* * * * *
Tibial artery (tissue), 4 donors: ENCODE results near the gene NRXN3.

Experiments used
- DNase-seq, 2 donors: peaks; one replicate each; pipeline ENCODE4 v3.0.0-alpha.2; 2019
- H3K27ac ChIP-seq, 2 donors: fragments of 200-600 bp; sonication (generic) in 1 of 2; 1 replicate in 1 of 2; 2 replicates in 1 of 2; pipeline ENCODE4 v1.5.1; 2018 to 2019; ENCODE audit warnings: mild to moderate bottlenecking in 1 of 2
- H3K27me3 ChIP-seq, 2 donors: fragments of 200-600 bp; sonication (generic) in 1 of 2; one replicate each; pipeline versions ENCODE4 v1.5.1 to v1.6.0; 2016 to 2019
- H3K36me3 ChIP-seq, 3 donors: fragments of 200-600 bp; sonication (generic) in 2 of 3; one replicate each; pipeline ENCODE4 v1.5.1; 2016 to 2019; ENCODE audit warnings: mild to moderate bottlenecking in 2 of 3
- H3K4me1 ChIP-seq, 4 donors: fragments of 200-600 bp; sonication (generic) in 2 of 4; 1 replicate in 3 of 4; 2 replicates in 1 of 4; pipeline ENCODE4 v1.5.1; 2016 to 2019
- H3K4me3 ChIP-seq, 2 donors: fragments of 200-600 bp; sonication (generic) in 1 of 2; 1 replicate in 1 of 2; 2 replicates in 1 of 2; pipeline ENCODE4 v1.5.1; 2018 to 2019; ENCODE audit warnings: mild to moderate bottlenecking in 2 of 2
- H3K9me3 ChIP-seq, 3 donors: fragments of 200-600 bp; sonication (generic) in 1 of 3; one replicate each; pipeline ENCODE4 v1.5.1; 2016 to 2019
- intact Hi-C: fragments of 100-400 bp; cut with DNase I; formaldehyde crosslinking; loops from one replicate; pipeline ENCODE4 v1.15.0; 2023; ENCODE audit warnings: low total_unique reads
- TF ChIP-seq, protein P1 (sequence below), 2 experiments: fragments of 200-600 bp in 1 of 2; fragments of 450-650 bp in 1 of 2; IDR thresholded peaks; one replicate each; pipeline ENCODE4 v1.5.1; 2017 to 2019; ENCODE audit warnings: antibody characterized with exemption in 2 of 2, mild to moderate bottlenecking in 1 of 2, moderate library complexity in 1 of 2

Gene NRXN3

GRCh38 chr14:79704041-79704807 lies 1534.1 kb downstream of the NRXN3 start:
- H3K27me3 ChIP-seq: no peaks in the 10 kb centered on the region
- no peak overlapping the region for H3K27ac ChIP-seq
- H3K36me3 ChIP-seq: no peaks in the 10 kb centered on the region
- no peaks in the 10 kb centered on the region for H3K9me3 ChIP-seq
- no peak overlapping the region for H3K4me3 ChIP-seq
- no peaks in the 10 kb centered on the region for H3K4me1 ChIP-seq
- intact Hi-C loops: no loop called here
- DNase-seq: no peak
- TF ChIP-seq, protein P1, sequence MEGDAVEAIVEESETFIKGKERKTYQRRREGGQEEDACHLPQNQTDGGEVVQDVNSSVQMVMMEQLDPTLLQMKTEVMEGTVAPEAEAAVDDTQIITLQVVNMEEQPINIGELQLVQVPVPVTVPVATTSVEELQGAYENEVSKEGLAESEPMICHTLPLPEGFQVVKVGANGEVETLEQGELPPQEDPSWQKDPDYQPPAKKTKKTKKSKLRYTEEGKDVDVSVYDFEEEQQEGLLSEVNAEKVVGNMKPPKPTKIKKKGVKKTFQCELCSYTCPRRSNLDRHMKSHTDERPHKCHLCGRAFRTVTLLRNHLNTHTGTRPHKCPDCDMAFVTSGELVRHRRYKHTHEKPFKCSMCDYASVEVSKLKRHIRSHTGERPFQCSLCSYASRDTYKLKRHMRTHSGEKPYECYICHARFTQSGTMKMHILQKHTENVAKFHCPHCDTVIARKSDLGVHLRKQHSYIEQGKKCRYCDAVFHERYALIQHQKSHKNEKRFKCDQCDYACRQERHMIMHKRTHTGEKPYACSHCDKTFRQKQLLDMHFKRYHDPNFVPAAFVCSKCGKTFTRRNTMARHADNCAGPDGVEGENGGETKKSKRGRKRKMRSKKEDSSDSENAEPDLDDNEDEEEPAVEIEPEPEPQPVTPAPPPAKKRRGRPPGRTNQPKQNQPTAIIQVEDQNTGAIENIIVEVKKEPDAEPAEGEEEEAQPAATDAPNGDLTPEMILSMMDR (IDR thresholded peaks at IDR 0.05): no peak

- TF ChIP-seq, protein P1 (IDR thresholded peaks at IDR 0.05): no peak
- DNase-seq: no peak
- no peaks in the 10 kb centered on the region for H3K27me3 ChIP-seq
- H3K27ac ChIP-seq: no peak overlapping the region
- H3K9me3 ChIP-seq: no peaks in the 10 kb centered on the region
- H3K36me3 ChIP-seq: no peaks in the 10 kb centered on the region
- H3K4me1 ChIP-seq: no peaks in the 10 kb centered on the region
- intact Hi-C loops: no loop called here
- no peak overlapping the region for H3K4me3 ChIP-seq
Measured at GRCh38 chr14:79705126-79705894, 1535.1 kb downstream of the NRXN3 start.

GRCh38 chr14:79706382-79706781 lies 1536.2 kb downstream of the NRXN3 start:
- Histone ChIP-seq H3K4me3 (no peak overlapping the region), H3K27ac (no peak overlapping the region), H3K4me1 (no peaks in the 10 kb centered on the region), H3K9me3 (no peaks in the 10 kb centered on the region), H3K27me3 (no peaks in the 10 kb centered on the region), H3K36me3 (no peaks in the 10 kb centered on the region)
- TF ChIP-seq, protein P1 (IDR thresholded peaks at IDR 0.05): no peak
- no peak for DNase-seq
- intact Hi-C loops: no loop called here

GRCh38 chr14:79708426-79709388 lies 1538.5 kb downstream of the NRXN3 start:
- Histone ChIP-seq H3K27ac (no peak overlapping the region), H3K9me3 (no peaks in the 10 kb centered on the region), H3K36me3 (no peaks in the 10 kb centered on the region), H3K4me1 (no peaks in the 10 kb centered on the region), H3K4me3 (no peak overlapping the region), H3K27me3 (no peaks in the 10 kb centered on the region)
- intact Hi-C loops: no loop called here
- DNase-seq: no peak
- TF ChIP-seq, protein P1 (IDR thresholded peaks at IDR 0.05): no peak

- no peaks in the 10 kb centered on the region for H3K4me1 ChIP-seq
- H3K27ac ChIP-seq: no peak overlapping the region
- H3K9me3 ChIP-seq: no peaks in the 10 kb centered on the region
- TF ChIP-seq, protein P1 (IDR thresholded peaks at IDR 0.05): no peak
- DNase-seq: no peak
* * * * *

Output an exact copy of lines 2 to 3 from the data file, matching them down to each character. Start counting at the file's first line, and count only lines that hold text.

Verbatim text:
Experiments used
- DNase-seq, 2 donors: peaks; one replicate each; pipeline ENCODE4 v3.0.0-alpha.2; 2019